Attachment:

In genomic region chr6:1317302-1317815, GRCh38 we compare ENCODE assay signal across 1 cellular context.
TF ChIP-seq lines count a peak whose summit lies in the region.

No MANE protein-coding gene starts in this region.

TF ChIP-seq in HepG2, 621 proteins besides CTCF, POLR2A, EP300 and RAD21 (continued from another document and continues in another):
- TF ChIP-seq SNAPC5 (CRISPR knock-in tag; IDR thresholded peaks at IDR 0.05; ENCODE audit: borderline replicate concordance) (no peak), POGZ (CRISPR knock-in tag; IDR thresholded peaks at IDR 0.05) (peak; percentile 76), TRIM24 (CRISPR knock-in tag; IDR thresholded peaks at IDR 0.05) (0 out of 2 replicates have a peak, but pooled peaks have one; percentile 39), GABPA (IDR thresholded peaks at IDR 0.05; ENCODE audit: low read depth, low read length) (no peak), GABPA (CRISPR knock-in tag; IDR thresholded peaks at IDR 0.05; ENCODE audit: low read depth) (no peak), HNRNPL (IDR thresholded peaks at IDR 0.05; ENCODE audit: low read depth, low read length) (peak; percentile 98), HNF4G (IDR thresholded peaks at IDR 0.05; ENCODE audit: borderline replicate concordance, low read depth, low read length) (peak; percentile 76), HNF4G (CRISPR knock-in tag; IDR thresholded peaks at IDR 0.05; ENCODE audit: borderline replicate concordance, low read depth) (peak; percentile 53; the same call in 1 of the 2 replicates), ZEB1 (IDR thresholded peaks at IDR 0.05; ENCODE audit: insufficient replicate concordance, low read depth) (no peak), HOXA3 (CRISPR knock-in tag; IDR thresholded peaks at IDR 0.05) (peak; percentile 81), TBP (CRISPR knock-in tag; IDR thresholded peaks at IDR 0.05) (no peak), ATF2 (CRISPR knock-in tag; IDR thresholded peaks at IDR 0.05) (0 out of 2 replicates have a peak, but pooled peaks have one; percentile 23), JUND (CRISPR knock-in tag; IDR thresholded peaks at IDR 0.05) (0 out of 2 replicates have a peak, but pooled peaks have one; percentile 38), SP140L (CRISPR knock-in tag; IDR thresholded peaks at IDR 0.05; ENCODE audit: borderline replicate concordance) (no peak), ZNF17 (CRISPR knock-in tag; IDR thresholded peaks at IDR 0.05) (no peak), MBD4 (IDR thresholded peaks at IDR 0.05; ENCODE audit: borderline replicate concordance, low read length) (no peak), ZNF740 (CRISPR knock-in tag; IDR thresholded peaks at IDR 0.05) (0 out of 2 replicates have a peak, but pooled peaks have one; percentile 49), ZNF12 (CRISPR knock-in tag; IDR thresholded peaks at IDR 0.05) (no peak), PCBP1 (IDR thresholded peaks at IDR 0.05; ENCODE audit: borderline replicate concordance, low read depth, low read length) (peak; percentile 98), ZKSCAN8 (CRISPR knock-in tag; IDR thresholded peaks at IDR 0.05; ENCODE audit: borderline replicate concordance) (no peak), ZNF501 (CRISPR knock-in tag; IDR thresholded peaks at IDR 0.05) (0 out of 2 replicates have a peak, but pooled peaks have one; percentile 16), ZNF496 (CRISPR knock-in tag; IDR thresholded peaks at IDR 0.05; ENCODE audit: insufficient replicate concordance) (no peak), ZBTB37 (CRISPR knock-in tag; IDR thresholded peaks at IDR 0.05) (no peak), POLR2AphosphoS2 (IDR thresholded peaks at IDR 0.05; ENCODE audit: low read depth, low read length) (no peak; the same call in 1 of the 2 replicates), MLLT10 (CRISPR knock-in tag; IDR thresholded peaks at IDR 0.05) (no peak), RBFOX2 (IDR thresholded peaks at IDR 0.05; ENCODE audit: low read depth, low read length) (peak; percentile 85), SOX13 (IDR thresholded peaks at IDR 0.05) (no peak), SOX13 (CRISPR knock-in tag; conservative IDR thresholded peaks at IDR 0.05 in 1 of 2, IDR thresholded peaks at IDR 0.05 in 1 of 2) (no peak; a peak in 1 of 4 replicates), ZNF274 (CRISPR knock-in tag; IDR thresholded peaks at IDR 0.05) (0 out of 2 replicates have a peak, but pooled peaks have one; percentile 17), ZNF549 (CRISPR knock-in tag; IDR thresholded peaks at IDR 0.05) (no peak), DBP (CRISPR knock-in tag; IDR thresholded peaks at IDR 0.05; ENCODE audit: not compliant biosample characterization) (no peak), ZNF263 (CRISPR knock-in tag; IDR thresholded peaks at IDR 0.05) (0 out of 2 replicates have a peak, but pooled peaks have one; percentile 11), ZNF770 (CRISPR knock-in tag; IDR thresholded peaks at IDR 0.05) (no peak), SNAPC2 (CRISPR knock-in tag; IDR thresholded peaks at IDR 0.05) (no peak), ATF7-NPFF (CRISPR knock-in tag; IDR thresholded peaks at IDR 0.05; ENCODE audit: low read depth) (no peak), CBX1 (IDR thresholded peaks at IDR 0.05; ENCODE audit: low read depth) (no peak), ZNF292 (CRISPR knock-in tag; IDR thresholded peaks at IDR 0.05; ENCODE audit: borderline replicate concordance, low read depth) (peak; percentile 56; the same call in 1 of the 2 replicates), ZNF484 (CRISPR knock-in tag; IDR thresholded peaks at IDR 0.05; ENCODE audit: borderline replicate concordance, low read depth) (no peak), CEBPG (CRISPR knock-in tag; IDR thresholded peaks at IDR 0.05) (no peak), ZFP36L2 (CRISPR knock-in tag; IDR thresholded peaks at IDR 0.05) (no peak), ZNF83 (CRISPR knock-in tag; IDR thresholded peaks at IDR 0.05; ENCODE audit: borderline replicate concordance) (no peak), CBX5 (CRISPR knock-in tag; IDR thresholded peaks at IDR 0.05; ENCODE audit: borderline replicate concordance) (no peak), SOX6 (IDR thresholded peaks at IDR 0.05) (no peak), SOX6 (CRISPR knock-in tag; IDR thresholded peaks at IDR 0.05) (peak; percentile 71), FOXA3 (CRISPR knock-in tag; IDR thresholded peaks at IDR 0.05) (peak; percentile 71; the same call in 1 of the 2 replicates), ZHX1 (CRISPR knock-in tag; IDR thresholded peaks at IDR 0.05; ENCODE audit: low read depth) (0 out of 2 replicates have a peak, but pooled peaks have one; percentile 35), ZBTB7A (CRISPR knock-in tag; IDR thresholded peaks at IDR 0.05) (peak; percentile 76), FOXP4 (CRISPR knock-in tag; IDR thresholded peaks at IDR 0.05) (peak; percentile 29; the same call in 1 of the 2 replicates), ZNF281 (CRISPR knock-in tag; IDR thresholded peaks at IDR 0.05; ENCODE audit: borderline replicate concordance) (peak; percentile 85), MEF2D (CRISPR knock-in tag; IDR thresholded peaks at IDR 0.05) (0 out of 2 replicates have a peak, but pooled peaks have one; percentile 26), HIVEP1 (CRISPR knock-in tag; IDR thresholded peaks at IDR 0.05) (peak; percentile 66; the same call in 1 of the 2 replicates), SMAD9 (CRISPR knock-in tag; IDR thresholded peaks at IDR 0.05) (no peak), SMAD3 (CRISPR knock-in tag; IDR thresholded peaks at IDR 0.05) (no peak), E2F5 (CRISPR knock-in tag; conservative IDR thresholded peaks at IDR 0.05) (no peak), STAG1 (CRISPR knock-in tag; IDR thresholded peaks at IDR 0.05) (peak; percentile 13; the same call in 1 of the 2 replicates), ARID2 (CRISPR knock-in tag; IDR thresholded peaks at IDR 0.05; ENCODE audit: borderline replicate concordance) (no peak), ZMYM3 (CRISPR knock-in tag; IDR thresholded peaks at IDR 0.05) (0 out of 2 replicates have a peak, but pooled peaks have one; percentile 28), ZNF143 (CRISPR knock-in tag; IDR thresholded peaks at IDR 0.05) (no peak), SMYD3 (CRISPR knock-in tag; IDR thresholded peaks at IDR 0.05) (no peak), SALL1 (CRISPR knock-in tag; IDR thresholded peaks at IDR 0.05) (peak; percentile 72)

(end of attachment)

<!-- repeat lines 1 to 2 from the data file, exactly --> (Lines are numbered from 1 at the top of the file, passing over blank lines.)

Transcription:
In genomic region chr6:1317302-1317815, GRCh38 we compare ENCODE assay signal across 1 cellular context.
TF ChIP-seq lines count a peak whose summit lies in the region.